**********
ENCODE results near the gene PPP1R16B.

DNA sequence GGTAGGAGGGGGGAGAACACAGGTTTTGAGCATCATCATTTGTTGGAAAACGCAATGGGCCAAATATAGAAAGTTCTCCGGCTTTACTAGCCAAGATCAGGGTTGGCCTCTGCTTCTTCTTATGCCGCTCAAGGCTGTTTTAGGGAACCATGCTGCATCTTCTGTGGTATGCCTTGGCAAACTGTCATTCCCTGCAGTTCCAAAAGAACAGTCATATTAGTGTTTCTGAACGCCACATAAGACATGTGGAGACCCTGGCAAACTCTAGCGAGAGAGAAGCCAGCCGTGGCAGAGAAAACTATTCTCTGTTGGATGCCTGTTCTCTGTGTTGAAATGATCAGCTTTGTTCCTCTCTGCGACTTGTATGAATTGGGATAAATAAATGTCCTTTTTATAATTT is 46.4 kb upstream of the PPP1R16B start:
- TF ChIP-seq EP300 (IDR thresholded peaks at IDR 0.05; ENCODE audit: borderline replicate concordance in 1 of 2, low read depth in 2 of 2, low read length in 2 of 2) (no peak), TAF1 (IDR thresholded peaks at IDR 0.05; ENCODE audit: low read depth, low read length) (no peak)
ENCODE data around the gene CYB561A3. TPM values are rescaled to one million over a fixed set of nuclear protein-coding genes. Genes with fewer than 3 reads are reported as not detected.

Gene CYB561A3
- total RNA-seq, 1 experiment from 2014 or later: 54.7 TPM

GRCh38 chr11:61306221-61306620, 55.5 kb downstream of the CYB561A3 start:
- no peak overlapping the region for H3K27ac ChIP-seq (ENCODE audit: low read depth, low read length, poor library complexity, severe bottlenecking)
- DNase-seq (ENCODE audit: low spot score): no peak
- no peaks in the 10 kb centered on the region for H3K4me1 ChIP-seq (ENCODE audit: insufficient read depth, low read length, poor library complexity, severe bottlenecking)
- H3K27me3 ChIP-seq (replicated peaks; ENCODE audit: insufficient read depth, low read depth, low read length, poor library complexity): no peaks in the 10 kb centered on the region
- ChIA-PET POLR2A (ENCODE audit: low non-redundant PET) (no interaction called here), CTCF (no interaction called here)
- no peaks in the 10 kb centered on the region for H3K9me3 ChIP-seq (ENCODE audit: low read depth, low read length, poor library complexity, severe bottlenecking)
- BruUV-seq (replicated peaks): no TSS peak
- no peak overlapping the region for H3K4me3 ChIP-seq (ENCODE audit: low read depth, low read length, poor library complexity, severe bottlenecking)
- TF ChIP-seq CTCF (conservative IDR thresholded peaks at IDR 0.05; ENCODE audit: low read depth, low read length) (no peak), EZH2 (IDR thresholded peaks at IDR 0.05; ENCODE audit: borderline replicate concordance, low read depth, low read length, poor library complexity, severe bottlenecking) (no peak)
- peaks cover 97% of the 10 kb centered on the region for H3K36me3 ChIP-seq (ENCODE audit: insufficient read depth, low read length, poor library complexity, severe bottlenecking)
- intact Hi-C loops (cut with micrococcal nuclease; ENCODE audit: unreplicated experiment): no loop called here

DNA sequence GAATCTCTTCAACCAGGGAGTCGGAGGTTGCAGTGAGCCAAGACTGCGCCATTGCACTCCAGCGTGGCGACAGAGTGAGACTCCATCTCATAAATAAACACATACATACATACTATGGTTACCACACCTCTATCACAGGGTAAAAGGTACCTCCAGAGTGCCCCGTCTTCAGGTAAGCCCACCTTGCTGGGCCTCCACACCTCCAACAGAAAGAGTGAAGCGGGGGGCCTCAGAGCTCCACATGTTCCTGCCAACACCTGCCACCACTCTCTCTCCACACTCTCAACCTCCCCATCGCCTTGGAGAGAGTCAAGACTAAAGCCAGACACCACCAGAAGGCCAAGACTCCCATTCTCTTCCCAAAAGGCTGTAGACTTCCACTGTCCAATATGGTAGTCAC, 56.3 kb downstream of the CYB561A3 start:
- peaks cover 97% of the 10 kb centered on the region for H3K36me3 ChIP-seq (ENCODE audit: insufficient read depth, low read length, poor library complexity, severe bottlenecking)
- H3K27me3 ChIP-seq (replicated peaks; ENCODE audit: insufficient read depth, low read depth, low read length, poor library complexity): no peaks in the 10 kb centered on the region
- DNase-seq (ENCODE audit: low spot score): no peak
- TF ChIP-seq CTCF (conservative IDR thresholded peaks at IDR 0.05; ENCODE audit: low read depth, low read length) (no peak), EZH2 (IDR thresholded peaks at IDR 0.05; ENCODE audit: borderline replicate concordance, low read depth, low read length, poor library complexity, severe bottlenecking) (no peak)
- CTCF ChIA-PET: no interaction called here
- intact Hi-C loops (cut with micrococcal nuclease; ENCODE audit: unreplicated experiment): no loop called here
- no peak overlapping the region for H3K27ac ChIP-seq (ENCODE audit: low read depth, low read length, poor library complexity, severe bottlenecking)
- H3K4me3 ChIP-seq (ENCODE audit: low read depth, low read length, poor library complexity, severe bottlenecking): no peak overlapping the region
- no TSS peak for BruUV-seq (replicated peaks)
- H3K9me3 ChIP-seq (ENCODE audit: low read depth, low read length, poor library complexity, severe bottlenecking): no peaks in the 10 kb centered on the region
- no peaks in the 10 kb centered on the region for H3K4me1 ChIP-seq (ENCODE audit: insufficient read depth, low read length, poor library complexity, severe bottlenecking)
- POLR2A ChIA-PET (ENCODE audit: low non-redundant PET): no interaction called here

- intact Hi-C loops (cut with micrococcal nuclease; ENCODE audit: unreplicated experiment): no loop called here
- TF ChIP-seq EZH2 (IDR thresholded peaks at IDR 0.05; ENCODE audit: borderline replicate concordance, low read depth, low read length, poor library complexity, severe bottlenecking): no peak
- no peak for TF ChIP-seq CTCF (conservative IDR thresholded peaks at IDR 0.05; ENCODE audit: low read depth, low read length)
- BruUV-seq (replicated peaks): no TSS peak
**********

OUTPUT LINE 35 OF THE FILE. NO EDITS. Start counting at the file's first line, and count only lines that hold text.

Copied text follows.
- BruUV-seq (replicated peaks): no TSS peak